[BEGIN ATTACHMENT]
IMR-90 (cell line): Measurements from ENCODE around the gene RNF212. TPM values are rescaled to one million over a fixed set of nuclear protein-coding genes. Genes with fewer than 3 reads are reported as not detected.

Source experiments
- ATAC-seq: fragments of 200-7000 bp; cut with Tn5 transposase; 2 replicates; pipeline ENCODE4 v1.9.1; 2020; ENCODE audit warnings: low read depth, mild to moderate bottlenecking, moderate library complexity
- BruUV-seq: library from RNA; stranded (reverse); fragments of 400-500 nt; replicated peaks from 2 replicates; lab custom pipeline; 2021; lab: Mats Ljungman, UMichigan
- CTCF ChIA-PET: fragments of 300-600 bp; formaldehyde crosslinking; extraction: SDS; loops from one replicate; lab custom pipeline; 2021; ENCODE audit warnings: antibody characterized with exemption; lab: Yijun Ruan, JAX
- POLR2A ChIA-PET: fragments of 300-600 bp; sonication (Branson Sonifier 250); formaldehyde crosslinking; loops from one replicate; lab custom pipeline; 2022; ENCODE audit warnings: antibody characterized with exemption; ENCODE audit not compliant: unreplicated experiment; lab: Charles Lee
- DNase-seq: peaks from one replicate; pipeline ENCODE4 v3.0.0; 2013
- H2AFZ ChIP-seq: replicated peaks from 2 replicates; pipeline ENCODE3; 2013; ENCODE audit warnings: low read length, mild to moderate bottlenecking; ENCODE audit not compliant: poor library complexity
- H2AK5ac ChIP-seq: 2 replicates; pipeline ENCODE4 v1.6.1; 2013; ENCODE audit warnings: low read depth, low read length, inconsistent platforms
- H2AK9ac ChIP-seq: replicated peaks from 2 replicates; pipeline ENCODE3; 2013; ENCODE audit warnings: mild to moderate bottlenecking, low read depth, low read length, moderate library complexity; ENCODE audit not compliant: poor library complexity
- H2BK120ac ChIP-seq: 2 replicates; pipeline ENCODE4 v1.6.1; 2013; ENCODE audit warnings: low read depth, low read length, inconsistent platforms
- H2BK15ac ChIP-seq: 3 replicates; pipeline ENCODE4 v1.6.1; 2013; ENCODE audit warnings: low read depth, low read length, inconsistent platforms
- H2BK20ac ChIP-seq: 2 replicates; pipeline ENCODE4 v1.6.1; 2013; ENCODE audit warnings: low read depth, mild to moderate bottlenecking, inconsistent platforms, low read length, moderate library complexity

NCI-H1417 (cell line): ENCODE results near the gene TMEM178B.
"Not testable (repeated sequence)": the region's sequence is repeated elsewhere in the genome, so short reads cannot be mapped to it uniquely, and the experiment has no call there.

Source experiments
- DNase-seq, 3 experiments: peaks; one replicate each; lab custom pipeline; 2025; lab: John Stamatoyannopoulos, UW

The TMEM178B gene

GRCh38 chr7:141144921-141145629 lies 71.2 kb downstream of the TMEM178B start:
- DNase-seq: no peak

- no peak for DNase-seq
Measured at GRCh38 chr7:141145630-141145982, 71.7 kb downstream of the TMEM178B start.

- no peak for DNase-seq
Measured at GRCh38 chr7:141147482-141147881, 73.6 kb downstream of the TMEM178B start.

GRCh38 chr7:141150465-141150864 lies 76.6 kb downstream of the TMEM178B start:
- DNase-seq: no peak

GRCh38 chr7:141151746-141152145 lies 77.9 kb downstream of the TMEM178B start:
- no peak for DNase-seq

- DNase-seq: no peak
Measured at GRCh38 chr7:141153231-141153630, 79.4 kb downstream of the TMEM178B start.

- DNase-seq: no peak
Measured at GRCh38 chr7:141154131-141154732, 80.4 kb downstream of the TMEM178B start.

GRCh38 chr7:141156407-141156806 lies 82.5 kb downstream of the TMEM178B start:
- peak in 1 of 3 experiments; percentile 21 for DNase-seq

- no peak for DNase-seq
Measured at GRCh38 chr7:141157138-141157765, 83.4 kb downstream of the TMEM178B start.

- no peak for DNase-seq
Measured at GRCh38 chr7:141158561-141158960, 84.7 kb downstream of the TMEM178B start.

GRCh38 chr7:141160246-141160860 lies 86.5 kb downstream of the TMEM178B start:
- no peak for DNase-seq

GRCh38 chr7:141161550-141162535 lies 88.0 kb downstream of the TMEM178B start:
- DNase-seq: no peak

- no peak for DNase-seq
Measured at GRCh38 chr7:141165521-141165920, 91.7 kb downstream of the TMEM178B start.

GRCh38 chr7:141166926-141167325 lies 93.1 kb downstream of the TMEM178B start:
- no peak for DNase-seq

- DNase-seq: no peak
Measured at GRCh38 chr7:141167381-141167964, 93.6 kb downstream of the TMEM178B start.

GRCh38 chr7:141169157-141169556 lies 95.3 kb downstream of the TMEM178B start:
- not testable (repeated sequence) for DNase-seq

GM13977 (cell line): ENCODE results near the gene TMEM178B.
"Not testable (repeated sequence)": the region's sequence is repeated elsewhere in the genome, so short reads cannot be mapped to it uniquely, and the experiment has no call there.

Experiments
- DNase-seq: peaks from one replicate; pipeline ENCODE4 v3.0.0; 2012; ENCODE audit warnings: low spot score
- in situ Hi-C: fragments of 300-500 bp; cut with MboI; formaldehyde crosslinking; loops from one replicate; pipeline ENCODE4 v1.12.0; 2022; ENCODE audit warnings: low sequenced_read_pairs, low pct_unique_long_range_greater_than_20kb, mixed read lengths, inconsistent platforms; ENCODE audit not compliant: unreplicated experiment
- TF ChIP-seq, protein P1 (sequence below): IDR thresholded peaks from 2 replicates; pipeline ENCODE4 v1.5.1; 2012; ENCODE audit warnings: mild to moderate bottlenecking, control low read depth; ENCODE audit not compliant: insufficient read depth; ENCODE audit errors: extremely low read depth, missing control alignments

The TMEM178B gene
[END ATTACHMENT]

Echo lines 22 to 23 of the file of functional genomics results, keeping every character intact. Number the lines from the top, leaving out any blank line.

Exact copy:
Measured at GRCh38 chr7:141145630-141145982, 71.7 kb downstream of the TMEM178B start.

- no peak for DNase-seq